Before you go to dinner, you make a reservation on OpenTable.  When you get to the restaurant, you check-in on Foursquare completing the cycle.  OpenTable is the proactive action, and Foursquare is the reactive action.  They are two halves to a whole.

So it only makes sense to bring the two together.

Imagine this: you make a reservation on OpenTable for your favorite restaurant worth 100 points.  When you get to the restaurant, you tell the host or hostess that you are there to redeem your 100 points.  But it doesn’t stop there.  You then check-in on Foursquare, sharing with your network of friends.  You get some bonus points.  Then you share on Facebook, Twitter or both and you get even more points.  But why does this matter?

OpenTable builds the app.

OpenTable would need to be the one to create the app to connect with Foursquare.  But why would they bother when they already rule the online reservation space?  And they already have millions of people using their services.  For every hundred points on OpenTable, you earn $1 in dining credit.  After you get 2,000 points, they will send a $20 gift certificate.  The only way to get points is to make a reservation, and it is a very private, intimate experience.  The only people who know about the reservation are the customer, merchant and OpenTable.

But if you could get more points by checking in on Foursquare, tweeting out the check-in and posting on Facebook, your friends would see the benefits of OpenTable.  OpenTable makes it easier to make a reservation without calling many restaurants.  And by checking in, tweeting or posting, you are endorsing OpenTable’s service.  The lazy tweets or posts would give credit to OpenTable while also spreading the world about the service.  The tweets and posts could even lead to a landing page that encourages visitors to immediately sign up for an OpenTable account, make your first reservation and download the mobile app.

Currently, when someone makes a reservation, OpenTable gets a lot of data about what a person’s dining habits are: what type of food someone likes, what restaurants they like more than others, what areas of a city a person frequents the most etc.  But there may be more than one OpenTable user present when the reservation is made, but the data is only recorded for the person who made the reservation.  Connecting Foursquare and being able to show how many OpenTable members are at a dinner can help them gather data and even make it more accurate.

OpenTable will also figure out the habits of its members by seeing where they are checking in on Foursquare when they don’t have OpenTable reservations.  OpenTable can use this data to sign on new restaurants that are popular to its members.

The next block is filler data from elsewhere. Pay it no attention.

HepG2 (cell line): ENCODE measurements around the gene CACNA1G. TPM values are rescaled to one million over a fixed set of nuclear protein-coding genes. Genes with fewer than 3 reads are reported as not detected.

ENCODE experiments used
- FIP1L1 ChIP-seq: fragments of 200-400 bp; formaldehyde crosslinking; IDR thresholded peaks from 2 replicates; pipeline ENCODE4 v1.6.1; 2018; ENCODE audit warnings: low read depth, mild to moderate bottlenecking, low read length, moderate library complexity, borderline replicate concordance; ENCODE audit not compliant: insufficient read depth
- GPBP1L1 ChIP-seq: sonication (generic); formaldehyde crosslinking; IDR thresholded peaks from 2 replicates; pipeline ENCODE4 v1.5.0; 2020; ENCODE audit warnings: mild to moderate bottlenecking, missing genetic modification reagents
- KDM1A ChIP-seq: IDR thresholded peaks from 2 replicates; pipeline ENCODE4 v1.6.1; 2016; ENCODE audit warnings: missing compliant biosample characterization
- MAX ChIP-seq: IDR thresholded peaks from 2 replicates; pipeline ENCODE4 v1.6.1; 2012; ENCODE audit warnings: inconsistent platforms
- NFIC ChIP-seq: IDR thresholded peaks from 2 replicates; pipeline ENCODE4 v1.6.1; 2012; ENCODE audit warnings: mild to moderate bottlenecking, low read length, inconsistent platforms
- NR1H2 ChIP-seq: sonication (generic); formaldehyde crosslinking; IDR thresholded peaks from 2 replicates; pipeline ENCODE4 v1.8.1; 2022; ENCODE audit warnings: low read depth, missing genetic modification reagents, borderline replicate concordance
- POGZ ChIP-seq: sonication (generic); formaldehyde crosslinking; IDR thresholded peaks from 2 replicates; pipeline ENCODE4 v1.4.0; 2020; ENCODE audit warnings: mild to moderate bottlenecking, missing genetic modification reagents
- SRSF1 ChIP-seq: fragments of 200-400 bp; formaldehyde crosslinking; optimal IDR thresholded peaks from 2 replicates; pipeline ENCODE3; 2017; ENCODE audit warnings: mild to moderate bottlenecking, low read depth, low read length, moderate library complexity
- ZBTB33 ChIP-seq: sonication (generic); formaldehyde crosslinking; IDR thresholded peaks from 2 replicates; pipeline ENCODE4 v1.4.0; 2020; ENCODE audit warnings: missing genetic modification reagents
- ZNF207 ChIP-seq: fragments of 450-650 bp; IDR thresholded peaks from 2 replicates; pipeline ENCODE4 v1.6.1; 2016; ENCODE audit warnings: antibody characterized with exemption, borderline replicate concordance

Customers can get extra points.

Why would customers be interested in this app?  Well they benefit by getting more points.  Instead of simply getting 100 points for a reservation, they can now get points much faster.  And they become advocates for the restaurant which will not go unnoticed.

Merchants will gain brand advocates.

Why would the restaurants be interested in this app?  Instead of having the private interaction with their customers by using OpenTable, they will now have customers who are broadcasting to their social networks that they have gone to a particular restaurant.  The amount of referrals will drastically increase.

So OpenTable, what do you think?

P.S. Foursquare could benefit from this too.  People complain about their points not meaning anything, right?  And they will not have more access to OpenTable’s millions of customers!  Seems like it could work for both parties…

A Look Back on 2011

As the end of the year approaches, it seems that most of the articles are reflecting on the last year. Journalists write about the best campaigns of the year, and the worst campaigns of the year.  They write about the most memorable parts of the year, and the most painful moments of the year.  Last year I wrote a post called the Final Post of the Year that went month by month through the best parts of 2010.  I really enjoyed writing that post and looking back on my past year so I figured I would do the same thing for 2011.

January

In January, I went to the Dolphins/Patriots game in Foxboro which is something I have wanted to do since I moved to Boston.  The Dolphins obviously got killed, but it was still a great time.

I also started my last semester of college at Boston University.  They had a few celebrations for seniors.